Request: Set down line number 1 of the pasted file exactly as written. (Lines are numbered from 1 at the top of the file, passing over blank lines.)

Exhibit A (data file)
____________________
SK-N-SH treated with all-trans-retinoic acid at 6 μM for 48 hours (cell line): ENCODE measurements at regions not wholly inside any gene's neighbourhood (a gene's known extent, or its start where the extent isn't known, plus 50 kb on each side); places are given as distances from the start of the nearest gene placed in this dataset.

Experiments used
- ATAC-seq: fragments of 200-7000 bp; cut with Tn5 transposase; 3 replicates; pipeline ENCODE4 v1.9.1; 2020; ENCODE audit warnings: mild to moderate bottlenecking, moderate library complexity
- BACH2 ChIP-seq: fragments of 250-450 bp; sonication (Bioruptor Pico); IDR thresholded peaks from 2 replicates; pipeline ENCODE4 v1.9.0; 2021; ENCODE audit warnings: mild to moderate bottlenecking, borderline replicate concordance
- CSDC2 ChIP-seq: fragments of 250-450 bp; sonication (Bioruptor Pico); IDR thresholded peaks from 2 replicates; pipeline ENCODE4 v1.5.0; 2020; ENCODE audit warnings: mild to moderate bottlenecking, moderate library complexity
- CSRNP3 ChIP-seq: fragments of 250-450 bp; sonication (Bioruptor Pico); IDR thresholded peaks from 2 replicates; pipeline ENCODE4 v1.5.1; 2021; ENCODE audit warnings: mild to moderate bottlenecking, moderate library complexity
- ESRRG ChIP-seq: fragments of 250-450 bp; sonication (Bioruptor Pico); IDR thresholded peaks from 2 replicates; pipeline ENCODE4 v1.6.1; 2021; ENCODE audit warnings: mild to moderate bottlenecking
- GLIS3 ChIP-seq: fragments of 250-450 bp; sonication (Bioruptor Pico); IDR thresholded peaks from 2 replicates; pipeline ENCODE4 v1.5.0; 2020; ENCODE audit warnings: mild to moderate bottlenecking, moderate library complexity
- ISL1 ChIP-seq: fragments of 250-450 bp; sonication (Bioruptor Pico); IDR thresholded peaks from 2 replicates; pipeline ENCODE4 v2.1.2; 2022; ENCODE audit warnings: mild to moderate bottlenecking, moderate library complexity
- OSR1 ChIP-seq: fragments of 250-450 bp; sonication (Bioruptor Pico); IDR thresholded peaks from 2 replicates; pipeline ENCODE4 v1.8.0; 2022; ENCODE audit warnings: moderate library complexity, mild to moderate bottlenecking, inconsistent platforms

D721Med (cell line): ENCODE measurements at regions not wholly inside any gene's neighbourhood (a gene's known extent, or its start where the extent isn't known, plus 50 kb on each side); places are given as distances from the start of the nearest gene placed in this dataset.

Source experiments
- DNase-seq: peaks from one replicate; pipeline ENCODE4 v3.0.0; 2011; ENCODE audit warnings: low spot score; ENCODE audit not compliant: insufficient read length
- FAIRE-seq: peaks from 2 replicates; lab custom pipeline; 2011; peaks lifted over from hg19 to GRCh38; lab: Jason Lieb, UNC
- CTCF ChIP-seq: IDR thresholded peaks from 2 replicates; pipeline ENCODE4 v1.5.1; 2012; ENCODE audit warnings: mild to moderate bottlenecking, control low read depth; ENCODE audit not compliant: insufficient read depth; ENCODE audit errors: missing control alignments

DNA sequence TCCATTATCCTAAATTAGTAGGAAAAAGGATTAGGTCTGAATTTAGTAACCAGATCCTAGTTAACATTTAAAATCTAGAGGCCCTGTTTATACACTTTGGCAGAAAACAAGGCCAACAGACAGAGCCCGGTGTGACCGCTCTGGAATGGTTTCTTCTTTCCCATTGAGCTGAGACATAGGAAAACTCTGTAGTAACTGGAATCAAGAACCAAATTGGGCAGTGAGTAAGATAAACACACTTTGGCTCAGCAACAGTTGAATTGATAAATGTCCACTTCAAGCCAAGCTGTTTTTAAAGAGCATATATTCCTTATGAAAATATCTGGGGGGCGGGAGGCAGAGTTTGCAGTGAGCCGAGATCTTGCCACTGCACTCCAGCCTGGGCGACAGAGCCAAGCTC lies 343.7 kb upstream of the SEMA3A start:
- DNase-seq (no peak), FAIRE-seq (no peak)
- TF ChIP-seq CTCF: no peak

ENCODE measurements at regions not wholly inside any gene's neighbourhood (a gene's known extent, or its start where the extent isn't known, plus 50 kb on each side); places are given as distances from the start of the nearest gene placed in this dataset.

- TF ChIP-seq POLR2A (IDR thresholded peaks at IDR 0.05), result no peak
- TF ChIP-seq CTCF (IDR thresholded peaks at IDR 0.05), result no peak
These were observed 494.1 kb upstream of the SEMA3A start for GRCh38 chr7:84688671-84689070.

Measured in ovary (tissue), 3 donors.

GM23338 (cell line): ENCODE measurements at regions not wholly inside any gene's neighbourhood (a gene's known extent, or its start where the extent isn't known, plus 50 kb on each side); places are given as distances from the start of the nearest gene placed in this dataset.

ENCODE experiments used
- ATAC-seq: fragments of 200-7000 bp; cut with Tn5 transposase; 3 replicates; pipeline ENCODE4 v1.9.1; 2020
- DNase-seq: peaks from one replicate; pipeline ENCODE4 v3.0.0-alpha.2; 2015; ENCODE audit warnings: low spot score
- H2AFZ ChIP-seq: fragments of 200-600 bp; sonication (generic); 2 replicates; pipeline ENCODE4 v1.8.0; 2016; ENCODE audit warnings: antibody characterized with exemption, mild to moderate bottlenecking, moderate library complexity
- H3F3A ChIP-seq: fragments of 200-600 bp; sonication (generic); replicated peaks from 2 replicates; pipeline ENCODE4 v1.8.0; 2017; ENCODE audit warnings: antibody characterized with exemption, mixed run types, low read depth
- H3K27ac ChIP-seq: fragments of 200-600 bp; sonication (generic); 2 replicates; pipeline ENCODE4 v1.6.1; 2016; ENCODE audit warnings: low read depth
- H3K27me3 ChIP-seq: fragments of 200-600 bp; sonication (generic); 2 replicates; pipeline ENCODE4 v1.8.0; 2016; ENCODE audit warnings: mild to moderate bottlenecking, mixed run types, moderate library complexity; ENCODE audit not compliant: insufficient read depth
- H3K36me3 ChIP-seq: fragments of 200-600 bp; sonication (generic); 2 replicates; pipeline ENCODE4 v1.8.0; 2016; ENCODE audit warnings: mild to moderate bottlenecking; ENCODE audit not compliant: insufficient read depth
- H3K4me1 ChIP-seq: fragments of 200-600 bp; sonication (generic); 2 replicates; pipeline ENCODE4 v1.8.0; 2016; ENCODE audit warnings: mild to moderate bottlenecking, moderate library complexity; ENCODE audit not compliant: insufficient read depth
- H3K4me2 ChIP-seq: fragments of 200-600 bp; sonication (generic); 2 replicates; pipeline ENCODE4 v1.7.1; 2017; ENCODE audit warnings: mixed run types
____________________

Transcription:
SK-N-SH treated with all-trans-retinoic acid at 6 μM for 48 hours (cell line): ENCODE measurements at regions not wholly inside any gene's neighbourhood (a gene's known extent, or its start where the extent isn't known, plus 50 kb on each side); places are given as distances from the start of the nearest gene placed in this dataset.